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Linux 2.6 - man page for getservbyport_r (linux section 3)

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GETSERVENT_R(3) 		    Linux Programmer's Manual			  GETSERVENT_R(3)

NAME
       getservent_r, getservbyname_r, getservbyport_r - get service entry (reentrant)

SYNOPSIS
       #include <netdb.h>

       int getservent_r(struct servent *result_buf, char *buf,
		       size_t buflen, struct servent **result);

       int getservbyname_r(const char *name, const char *proto,
		       struct servent *result_buf, char *buf,
		       size_t buflen, struct servent **result);

       int getservbyport_r(int port, const char *proto,
		       struct servent *result_buf, char *buf,
		       size_t buflen, struct servent **result);

   Feature Test Macro Requirements for glibc (see feature_test_macros(7)):

       getservent_r(), getservbyname_r(), getservbyport_r():
	   _BSD_SOURCE || _SVID_SOURCE

DESCRIPTION
       The  getservent_r(),  getservbyname_r(), and getservbyport_r() functions are the reentrant
       equivalents of, respectively, getservent(3), getservbyname(3), and getservbyport(3).  They
       differ in the way that the servent structure is returned, and in the function calling sig-
       nature and return value.  This manual page describes just the differences  from	the  non-
       reentrant functions.

       Instead of returning a pointer to a statically allocated servent structure as the function
       result, these functions copy the structure into the location pointed to by result_buf.

       The buf array is used to store the string fields pointed to by the returned servent struc-
       ture.  (The nonreentrant functions allocate these strings in static storage.)  The size of
       this array is specified in buflen.  If buf is too small, the call  fails  with  the  error
       ERANGE,	and  the  caller  must	try again with a larger buffer.  (A buffer of length 1024
       bytes should be sufficient for most applications.)

       If the function call successfully obtains a service record, then *result is  set  pointing
       to result_buf; otherwise, *result is set to NULL.

RETURN VALUE
       On  success,  these  functions  return 0.  On error, they return one of the positive error
       numbers listed in errors.

       On error, record not found (getservbyname_r(), getservbyport_r()), or end of  input  (get-
       servent_r()) result is set to NULL.

ERRORS
       ENOENT (getservent_r()) No more records in database.

       ERANGE buf is too small.  Try again with a larger buffer (and increased buflen).

CONFORMING TO
       These functions are GNU extensions.  Functions with similar names exist on some other sys-
       tems, though typically with different calling signatures.

EXAMPLE
       The program below uses getservbyport_r() to retrieve the service record for the	port  and
       protocol  named	in  its  first	command-line argument.	If a third (integer) command-line
       argument is supplied, it is used as the initial value  for  buflen;  if	getservbyport_r()
       fails  with the error ERANGE, the program retries with larger buffer sizes.  The following
       shell session shows a couple of sample runs:

	   $ ./a.out 7 tcp 1
	   ERANGE! Retrying with larger buffer
	   getservbyport_r() returned: 0 (success)  (buflen=87)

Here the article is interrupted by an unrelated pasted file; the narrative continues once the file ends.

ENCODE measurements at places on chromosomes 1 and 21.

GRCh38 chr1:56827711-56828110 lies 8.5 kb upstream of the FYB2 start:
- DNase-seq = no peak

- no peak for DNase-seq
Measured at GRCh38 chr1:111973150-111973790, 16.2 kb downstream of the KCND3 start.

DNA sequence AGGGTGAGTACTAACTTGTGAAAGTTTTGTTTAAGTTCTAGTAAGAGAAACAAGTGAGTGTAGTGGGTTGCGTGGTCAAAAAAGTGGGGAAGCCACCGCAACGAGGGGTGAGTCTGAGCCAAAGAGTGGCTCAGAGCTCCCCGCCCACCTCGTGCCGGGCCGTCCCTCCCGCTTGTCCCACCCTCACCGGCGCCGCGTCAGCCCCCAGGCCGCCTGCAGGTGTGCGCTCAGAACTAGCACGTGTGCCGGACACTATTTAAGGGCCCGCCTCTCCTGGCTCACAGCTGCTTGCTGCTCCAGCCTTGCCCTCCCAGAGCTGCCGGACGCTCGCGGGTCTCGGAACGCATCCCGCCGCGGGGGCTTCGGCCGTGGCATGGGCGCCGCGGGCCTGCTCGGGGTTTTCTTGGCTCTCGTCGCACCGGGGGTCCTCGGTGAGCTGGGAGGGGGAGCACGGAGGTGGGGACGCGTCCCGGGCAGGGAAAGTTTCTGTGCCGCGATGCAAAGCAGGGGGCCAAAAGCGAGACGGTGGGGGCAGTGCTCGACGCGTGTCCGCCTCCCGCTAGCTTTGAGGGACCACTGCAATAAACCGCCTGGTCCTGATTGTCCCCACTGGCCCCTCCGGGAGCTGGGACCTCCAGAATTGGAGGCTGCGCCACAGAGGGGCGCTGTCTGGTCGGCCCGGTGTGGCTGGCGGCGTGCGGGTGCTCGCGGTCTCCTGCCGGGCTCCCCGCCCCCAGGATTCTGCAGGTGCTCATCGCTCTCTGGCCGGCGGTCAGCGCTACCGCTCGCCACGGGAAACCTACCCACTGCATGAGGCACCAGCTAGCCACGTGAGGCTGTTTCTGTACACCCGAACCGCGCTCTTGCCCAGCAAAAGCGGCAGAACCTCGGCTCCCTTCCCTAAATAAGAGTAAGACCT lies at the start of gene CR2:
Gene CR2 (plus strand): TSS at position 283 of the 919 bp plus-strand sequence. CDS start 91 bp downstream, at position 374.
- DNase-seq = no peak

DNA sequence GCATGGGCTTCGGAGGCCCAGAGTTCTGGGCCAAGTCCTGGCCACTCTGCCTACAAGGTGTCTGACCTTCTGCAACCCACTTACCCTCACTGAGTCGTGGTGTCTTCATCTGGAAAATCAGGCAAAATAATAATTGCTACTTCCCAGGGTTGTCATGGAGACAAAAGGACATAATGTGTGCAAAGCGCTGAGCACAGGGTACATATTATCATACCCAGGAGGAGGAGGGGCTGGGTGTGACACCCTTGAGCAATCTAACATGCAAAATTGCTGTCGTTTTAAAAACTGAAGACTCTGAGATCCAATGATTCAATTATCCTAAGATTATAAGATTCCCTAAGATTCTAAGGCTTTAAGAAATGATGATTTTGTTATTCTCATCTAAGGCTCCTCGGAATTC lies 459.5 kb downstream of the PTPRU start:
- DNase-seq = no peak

s_name=echo; s_proto=tcp; s_port=7; aliases=
	   $ ./a.out 77777 tcp
	   getservbyport_r() returned: 0 (success)  (buflen=1024)
	   Call failed/record not found

   Program source

       #define _GNU_SOURCE
       #include <ctype.h>
       #include <netdb.h>
       #include <stdlib.h>
       #include <stdio.h>
       #include <errno.h>
       #include <string.h>

       #define MAX_BUF 10000

       int
       main(int argc, char *argv[])
       {
	   int buflen, erange_cnt, port, s;
	   struct servent result_buf;
	   struct servent *result;
	   char buf[MAX_BUF];
	   char *protop;
	   char **p;

	   if (argc < 3) {
	       printf("Usage: %s port-num proto-name [buflen]\n", argv[0]);
	       exit(EXIT_FAILURE);
	   }

	   port = htons(atoi(argv[1]));
	   protop = (strcmp(argv[2], "null") == 0 ||
		  strcmp(argv[2], "NULL") == 0) ?  NULL : argv[2];

	   buflen = 1024;
	   if (argc > 3)
	       buflen = atoi(argv[3]);

	   if (buflen > MAX_BUF) {
	       printf("Exceeded buffer limit (%d)\n", MAX_BUF);
	       exit(EXIT_FAILURE);
	   }

	   erange_cnt = 0;
	   do {
	       s = getservbyport_r(port, protop, &result_buf,
			    buf, buflen, &result);
	       if (s == ERANGE) {
		   if (erange_cnt == 0)
		       printf("ERANGE! Retrying with larger buffer\n");
		   erange_cnt++;

		   /* Increment a byte at a time so we can see exactly
		      what size buffer was required */

		   buflen++;

		   if (buflen > MAX_BUF) {
		       printf("Exceeded buffer limit (%d)\n", MAX_BUF);
		       exit(EXIT_FAILURE);
		   }
	       }
	   } while (s == ERANGE);

	   printf("getservbyport_r() returned: %s  (buflen=%d)\n",
		   (s == 0) ? "0 (success)" : (s == ENOENT) ? "ENOENT" :
		   strerror(s), buflen);

	   if (s != 0 || result == NULL) {
	       printf("Call failed/record not found\n");
	       exit(EXIT_FAILURE);
	   }

	   printf("s_name=%s; s_proto=%s; s_port=%d; aliases=",
		       result_buf.s_name, result_buf.s_proto,
		       ntohs(result_buf.s_port));
	   for (p = result_buf.s_aliases; *p != NULL; p++)
	       printf("%s ", *p);
	   printf("\n");

	   exit(EXIT_SUCCESS);
       }

SEE ALSO
       getservent(3), services(5)

COLOPHON
       This page is part of release 3.55 of the Linux man-pages project.  A  description  of  the
       project,     and    information	  about    reporting	bugs,	 can	be    found    at
       http://www.kernel.org/doc/man-pages/.

GNU					    2010-09-10				  GETSERVENT_R(3)
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